Example Question #5 : Philosophies And Ideologies 1450 To 1750

Which of the following schools of thought came to prominence during the Renaissance?

Possible Answers:

Humanism

Stoicism

Mysticism 

Pragmatism

Existentialism 

Correct answer:

Humanism

Explanation:

Humanism was the defining school of thought of the Renaissance. This school of thought's emphasis on the individual and the power of people helps to explain the other artistic and academic accomplishments of the era. None of the other movements listed deal with the mentality of Renaissance Europe. Existentialism was developed in the 19th and 20th centuries. Pragmatism, stoicism, and mysticism are all ancient philosophies developed well before humanism.

Example Question #6 : Philosophies And Ideologies 1450 To 1750

According to Thomas Hobbes, why is absolute monarchy the best possible system of government?

Possible Answers:

Kings are best suited by heritage to govern; rulers beget more rulers

Humans are too inherently selfish and violent to be effectively controlled by another method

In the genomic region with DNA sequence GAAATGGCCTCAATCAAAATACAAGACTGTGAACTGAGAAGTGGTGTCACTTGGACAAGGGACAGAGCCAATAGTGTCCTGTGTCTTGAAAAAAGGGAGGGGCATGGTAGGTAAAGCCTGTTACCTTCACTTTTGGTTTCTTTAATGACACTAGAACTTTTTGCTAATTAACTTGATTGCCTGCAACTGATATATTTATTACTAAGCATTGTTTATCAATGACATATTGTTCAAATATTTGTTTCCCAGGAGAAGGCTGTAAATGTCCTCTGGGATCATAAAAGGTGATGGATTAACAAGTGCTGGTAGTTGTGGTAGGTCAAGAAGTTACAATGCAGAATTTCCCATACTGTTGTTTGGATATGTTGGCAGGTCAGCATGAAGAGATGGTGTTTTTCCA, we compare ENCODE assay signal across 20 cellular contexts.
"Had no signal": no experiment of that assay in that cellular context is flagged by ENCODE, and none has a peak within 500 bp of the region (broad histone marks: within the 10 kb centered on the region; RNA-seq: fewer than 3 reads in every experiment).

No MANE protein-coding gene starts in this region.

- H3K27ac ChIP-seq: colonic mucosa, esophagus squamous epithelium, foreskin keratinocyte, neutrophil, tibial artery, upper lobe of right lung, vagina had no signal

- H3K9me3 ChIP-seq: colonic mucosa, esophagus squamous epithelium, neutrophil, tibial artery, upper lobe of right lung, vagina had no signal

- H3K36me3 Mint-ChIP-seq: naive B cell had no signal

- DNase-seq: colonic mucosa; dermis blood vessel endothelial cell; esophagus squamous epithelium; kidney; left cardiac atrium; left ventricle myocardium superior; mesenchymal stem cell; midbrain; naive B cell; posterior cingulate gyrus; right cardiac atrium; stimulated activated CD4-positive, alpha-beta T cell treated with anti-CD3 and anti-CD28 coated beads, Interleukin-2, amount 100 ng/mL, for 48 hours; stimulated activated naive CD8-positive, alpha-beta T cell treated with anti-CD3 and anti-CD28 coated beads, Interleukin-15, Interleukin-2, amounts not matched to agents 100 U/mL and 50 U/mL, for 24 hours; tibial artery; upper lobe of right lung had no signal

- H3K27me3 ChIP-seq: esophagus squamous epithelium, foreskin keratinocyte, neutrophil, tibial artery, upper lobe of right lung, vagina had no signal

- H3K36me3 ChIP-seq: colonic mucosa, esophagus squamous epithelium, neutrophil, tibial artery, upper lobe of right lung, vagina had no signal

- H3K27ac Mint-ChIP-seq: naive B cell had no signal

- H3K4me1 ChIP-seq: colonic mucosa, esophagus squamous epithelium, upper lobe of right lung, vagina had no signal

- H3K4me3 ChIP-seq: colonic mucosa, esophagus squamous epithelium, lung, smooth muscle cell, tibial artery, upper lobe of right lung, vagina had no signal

Only an absolute monarch can ensure adequate protection from warfare and civil strife for his/her people

Monarchy is too firmly established to ever be easily abolished

Political stability and economic success is most swiftly and best achieved through coercive obedience

Correct answer:

Humans are too inherently selfish and violent to be effectively controlled by another method

Explanation:

Thomas Hobbes was one of the seventeenth century’s most influential political philosophers and a devoted advocate of the Scientific Revolution. Hobbes had a quite negative (even condemnatory) view of human nature, which leaps off the pages of his most famous work, Leviathan. In Leviathan, Hobbes, lays out his case for absolute monarchy, the best possible governmental system – or so Hobbes alleged. According to him, humans are by nature inherently selfish, destructively chaotic, and incurably violent creatures (more animalistic than humanistic). This human condition couldn’t be cured or overcome and so, without adequate control and supervision, humans quickly descend into outright bloody confrontation. The best possible cure for this affliction? An absolute monarch, whose strict control, iron grip on every piece of economic and social machinery, and complete monopoly on the use of force could compel obedience, security, and order amongst people. Any other form of government, Hobbes warned, wouldn’t be strong enough to keep the peace and before too long, violence and chaos would again break out. The best ruler, in Hobbes’ view, was the strongest, most ruthless, most absolute, one who could command, and claim, unquestioning obedience.

Example Question #7 : Philosophies And Ideologies 1450 To 1750

According to seventeenth century political philosopher John Locke, what is most essential, basic purpose of any proper government?